We are in the process of updating the maps we use on our web site. While we're working on that, you can click on the GPS coordinates below to view the location on Google Maps ...

PuertoRicoDayTrips.com assumes no responsibility regarding your safety when participating in the activities described in this article. Please use common sense! If your mother or that little voice in your head tells you that you are about to do something stupid … then don't do it! Read more about Safety →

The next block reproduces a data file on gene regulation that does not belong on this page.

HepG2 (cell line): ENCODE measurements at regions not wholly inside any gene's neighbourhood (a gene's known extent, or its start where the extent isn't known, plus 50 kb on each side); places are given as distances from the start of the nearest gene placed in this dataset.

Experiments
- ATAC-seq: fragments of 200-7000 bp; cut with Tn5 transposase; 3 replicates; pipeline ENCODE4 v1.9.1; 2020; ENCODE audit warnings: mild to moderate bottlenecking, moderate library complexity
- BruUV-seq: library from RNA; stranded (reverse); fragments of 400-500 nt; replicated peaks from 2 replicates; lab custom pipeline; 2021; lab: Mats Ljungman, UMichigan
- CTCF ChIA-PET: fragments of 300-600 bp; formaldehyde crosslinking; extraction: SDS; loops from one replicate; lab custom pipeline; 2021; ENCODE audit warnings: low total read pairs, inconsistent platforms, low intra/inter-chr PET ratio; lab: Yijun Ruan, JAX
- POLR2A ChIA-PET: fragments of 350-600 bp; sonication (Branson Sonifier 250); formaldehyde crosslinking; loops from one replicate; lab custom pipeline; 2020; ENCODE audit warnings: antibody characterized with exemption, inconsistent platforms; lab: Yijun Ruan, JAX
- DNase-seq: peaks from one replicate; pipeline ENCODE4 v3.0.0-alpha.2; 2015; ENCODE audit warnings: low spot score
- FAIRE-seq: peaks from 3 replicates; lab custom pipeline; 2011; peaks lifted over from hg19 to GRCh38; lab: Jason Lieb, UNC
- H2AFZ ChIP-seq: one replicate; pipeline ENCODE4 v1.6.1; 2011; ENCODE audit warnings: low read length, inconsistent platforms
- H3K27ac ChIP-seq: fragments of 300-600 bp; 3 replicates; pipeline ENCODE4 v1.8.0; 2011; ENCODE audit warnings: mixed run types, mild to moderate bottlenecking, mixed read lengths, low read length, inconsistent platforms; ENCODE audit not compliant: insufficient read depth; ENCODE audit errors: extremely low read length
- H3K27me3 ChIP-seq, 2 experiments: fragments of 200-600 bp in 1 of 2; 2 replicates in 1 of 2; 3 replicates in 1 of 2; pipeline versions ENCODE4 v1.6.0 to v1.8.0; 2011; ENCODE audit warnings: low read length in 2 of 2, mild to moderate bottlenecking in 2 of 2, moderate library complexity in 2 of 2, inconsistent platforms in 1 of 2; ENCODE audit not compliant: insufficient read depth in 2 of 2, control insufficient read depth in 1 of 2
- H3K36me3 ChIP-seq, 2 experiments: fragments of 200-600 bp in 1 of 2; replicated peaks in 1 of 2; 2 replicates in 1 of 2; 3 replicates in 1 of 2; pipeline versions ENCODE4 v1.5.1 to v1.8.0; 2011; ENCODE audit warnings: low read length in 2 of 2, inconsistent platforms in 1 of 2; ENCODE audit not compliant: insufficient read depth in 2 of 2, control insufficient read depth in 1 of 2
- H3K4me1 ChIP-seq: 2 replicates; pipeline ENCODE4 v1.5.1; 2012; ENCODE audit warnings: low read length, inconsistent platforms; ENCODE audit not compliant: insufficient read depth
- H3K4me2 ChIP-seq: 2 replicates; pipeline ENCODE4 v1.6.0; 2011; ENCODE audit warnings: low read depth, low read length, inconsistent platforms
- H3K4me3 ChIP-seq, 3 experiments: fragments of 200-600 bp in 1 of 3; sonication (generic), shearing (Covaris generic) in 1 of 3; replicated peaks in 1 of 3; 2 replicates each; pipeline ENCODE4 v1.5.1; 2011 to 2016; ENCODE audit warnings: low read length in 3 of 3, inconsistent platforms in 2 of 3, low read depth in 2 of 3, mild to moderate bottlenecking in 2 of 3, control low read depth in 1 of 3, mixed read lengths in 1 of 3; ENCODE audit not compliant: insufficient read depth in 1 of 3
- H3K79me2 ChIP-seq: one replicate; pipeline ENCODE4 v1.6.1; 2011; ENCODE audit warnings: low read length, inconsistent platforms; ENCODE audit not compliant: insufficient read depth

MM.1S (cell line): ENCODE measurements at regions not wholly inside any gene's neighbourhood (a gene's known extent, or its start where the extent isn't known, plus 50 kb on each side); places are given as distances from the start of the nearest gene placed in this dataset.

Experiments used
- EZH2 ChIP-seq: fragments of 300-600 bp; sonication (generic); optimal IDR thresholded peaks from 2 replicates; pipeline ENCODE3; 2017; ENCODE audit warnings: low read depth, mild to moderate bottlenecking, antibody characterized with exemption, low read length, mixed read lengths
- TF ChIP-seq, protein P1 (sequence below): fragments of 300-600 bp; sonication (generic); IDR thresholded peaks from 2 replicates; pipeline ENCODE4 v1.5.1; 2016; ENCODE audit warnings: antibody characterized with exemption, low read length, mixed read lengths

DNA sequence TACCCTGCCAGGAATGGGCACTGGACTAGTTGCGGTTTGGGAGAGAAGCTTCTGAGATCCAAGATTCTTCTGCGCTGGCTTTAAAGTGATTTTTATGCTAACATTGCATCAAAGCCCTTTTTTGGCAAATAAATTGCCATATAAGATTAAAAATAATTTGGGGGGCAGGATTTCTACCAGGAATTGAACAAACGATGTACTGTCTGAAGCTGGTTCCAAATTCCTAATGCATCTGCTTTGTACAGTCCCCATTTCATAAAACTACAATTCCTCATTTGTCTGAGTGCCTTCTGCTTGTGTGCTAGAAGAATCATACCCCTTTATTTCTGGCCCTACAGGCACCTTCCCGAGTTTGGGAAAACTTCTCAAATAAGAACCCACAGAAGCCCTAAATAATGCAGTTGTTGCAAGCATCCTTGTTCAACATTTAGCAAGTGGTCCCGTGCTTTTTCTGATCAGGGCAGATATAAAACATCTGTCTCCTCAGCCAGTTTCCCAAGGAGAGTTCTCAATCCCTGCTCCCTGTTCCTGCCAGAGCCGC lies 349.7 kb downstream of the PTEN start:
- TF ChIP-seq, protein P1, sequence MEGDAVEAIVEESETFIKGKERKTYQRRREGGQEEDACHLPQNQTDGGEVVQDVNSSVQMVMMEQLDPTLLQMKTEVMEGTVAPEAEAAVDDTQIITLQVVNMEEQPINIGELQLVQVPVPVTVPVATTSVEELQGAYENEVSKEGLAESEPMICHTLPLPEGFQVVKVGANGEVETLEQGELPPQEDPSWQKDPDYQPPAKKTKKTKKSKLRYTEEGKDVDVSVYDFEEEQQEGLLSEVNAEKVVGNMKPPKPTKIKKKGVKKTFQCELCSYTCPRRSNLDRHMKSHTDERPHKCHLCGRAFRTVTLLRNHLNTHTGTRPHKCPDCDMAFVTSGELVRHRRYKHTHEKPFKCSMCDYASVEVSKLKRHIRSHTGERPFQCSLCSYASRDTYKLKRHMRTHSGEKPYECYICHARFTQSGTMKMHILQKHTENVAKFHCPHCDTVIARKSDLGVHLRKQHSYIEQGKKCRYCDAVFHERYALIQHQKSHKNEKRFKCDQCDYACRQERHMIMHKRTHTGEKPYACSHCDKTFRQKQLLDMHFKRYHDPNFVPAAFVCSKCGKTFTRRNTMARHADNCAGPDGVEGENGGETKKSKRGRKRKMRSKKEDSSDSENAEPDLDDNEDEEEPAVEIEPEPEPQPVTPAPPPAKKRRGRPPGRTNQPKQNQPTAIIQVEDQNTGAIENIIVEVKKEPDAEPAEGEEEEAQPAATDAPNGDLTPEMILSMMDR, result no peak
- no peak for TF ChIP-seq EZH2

Comments & Discussion Leave a Comment »

There are 8 comments on this article. Add to the Discussion »

Thanks for the heads up. Yes, it is a closed, unmaintained trail that is getting worse and worse. Anyone who tries it must realize it is not safe/easy.

Comment by Gwenn on 10 Jun 2017

Hiked today from North along 191 into the land slide area. Very dangerous now - it seems the "trail" now is down to a single stone at one point you have to hit - or go down the cliff. I am not exactly used to such rough trail conditions, maybe on a better day without rain and in a group. I really, really do not recommend that trail at this point in time.

Comment by Kai Griebenow on 09 Jun 2017